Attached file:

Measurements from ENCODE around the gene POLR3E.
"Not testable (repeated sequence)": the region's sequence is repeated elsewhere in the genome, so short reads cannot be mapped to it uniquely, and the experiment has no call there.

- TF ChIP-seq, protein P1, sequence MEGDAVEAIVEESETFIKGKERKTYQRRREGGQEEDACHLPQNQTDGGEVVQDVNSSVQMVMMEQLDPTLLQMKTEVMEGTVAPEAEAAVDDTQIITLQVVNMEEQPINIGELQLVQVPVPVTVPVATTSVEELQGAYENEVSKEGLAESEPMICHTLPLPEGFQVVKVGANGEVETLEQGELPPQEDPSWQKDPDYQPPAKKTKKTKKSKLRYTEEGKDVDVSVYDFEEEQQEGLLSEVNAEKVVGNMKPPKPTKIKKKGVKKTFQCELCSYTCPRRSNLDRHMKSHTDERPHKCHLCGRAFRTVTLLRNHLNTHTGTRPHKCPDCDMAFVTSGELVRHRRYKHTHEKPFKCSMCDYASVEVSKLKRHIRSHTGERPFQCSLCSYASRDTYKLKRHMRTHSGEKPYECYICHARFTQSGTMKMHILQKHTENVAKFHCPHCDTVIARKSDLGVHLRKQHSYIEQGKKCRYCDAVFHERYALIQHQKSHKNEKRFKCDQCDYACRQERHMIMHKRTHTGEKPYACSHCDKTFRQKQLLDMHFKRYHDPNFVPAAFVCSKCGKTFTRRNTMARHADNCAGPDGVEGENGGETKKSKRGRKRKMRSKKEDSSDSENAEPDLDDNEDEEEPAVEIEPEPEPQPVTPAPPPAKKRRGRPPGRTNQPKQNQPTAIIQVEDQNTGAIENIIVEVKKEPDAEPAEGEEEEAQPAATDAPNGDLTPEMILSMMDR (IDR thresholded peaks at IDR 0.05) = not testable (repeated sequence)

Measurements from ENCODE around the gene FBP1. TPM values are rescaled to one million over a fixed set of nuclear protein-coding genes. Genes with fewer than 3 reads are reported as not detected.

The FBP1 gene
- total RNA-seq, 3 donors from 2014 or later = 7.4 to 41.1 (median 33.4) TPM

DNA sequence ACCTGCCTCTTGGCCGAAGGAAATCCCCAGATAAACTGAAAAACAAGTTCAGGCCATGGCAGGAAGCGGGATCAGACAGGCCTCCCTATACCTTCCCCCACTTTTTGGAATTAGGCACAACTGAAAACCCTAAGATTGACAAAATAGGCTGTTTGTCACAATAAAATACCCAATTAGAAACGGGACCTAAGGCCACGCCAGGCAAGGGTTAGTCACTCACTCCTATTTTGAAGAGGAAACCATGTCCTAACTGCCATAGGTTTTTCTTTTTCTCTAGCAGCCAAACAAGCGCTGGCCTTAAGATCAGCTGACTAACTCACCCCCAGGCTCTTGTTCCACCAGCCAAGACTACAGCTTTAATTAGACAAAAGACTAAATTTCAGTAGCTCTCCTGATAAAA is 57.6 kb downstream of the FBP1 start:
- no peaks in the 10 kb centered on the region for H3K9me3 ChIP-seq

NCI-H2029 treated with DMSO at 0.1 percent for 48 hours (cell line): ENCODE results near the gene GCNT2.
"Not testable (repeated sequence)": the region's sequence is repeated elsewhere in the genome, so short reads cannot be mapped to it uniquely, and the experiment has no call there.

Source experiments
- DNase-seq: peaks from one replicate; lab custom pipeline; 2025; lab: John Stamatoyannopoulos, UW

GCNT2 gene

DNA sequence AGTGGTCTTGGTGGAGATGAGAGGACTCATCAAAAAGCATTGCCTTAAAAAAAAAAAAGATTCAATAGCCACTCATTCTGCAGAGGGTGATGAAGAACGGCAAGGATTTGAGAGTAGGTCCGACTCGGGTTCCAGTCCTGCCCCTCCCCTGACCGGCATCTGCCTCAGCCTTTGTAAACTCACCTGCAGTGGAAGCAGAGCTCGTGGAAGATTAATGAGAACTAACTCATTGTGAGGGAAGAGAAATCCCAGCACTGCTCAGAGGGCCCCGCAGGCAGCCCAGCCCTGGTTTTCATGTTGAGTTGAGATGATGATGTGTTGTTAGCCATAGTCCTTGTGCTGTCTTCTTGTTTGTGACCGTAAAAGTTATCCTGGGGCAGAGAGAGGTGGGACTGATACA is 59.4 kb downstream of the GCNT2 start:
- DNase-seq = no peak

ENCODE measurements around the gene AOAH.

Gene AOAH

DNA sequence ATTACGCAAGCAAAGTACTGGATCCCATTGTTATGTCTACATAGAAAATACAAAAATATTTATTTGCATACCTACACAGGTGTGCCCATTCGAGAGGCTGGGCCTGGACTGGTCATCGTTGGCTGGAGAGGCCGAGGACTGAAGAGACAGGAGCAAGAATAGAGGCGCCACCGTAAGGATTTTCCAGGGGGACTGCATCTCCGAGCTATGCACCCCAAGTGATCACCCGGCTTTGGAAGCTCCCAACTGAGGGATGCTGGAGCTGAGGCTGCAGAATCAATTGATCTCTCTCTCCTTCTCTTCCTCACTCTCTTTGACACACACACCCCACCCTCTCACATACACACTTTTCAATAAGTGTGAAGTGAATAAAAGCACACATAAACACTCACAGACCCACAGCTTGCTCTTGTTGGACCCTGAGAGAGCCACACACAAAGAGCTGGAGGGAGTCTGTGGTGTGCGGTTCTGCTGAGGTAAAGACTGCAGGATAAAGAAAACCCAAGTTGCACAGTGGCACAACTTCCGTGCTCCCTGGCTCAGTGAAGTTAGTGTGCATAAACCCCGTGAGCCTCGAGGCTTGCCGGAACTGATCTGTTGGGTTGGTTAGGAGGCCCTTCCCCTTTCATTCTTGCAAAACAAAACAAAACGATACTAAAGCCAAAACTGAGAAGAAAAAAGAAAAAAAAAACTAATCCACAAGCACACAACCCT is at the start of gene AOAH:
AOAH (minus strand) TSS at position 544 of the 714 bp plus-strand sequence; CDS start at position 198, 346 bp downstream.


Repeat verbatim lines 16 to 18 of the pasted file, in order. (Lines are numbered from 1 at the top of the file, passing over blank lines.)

ENCODE measurements around the gene AOAH.

Gene AOAH

DNA sequence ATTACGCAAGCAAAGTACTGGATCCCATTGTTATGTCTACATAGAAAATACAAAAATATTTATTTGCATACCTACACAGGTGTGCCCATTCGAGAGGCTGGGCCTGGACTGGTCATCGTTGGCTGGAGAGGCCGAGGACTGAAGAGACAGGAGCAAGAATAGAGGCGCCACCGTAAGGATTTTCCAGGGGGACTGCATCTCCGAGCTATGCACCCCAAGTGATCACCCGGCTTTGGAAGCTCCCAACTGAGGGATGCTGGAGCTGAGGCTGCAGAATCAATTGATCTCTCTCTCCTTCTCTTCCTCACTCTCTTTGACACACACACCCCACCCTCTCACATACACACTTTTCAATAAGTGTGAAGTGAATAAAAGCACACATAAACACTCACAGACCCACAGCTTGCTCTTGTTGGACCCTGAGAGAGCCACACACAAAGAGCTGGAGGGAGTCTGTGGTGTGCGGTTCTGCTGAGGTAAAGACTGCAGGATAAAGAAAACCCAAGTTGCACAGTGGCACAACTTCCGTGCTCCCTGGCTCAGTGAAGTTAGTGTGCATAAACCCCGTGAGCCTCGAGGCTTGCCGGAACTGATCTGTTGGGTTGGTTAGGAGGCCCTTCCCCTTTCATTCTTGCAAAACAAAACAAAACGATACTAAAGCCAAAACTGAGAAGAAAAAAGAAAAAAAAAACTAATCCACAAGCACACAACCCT is at the start of gene AOAH: